B. Don't take Zofran, puke every day, get into a pain-puking cycle of not keeping liquids or meds down, and starting jumping in and out of the hospital for dehydration where they will treat the nausea with -- guess what? -- soluble Zofran via IV!


C. Knowingly break the law, risk my clean legal record, risk implicating my spouse thus damaging his clean legal record and employability, and possibly risk custody of my children, and use marijuana to stop the puking, incurring no known side effects or permanent damage.

This is a seriously screwed system.

Don't get me started on having been handed a prescription for Zofran during my last ER visit with *no* discussion about glaringly serious side effects that I might need to be aware of. Just yesterday a close family member was casually informed by one of his doctors that one of the meds he's on suppresses the immune system, thus being the probable cause of his newest case of skin cancer. That's a damn nasty side effect. Given an established medical record of skin cancer to start with, this is another one of those glaringly serious side effects that a patient might need to be aware of.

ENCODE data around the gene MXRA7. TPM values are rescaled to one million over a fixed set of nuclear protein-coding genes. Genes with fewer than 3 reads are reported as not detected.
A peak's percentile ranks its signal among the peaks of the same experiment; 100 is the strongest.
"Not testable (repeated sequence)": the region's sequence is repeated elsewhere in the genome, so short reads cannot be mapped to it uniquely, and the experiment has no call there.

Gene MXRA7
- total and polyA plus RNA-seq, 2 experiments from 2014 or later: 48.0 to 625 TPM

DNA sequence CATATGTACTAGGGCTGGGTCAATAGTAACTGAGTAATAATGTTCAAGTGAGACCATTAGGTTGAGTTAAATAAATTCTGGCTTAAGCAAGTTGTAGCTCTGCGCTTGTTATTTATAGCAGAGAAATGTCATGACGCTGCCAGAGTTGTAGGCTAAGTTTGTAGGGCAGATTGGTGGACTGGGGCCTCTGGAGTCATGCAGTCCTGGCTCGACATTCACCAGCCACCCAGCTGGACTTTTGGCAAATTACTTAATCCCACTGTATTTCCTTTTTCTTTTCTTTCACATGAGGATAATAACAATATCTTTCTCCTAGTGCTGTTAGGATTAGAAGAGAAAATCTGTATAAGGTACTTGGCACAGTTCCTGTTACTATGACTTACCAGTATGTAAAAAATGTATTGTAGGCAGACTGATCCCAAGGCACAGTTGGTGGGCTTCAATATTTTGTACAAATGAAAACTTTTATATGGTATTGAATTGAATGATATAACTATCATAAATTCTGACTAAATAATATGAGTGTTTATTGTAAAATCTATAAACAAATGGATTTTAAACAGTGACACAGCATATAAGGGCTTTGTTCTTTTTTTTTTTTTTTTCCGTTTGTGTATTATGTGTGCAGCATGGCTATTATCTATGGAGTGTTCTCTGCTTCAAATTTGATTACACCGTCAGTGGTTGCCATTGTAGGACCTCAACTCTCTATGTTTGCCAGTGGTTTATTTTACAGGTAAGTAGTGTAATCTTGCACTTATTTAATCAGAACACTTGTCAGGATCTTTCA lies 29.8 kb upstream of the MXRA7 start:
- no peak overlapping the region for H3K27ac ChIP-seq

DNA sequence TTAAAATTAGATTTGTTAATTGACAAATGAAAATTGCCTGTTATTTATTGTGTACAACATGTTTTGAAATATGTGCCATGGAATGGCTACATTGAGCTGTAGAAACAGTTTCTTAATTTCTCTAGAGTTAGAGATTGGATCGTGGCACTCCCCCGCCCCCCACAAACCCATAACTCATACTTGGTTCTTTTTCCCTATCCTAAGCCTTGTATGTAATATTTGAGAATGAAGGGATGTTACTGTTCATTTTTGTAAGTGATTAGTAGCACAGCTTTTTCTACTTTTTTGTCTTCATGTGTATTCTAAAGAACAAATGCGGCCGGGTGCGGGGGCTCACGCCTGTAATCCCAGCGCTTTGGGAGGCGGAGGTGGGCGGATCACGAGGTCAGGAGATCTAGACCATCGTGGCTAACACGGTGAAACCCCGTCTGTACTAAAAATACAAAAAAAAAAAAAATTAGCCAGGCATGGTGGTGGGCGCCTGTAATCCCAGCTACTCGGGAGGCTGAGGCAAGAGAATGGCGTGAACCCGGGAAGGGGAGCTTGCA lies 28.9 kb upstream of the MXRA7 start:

It's absolutely wrong for medical professionals to depend on the legal CYA (cover your ass) paperwork that comes with a prescription to detail the risk factors when deciding to start a medication. The patient doesn't get those papers until s/he fills the prescription at the pharmacy. This is NOT informed consent. Nor does it take into account the patient's specific medical history or which risk factors are more likely for him or her.

Apparently I had a couple different rants in me today. More to come, I'm sure.

Saturday, August 13, 2011

the Sidewalk Ambassador

Dear Sirs and Madams,

I assure you, I see every stare, every sideways glance, and every double take. The fellow walking down the sidewalk on his cellphone stopping dead to stare at me as I get out of my van and walk around it to pull out my wheelchair and wheel myself up onto the sidewalk. The college girls who hurry past me and then take furtive glances back as they wonder what's wrong with me. The mother who looks at me with sympathy and a small dose of "thank goodness that's not me" as she herds her children across the street while mine wait patiently for me to maneuver to the crosswalk.